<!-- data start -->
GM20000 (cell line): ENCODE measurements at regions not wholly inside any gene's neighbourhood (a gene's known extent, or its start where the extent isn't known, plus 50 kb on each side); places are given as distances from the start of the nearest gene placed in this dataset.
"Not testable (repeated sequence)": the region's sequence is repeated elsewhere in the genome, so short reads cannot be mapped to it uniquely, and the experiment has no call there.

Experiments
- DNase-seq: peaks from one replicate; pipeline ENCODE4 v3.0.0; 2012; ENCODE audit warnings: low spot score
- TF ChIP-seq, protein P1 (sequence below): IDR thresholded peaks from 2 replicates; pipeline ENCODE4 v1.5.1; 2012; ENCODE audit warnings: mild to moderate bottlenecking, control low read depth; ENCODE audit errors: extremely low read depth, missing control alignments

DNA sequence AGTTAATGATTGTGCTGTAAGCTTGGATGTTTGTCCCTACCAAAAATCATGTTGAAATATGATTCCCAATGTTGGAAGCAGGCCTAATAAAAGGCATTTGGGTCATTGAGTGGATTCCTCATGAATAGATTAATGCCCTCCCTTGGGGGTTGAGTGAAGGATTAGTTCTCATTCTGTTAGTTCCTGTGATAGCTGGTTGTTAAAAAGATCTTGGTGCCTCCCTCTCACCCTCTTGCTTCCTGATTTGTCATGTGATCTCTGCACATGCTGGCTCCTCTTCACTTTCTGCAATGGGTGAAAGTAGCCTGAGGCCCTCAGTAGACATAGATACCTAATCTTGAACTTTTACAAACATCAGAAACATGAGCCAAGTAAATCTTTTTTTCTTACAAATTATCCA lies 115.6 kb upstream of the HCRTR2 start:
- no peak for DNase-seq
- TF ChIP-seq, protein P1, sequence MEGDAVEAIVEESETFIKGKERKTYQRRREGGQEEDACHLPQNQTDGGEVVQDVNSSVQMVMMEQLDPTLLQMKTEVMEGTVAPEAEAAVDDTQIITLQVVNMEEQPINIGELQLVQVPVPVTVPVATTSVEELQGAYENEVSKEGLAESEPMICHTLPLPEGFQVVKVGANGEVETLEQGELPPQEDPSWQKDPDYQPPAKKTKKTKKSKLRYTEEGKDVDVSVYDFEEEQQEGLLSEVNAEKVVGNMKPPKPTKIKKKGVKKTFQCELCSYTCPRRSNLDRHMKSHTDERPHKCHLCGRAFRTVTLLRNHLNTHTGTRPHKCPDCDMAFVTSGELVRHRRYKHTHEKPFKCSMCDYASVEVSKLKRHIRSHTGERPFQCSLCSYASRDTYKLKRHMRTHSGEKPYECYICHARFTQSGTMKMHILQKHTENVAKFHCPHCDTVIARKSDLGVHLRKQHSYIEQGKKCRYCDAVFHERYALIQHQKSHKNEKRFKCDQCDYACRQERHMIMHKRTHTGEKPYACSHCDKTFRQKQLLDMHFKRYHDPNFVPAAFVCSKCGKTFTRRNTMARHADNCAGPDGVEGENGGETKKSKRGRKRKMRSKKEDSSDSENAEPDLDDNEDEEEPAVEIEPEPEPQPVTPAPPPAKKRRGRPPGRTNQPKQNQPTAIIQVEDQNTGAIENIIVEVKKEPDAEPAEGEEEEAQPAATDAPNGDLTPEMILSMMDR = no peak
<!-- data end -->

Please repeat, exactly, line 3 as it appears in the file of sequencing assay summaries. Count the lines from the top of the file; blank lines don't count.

Experiments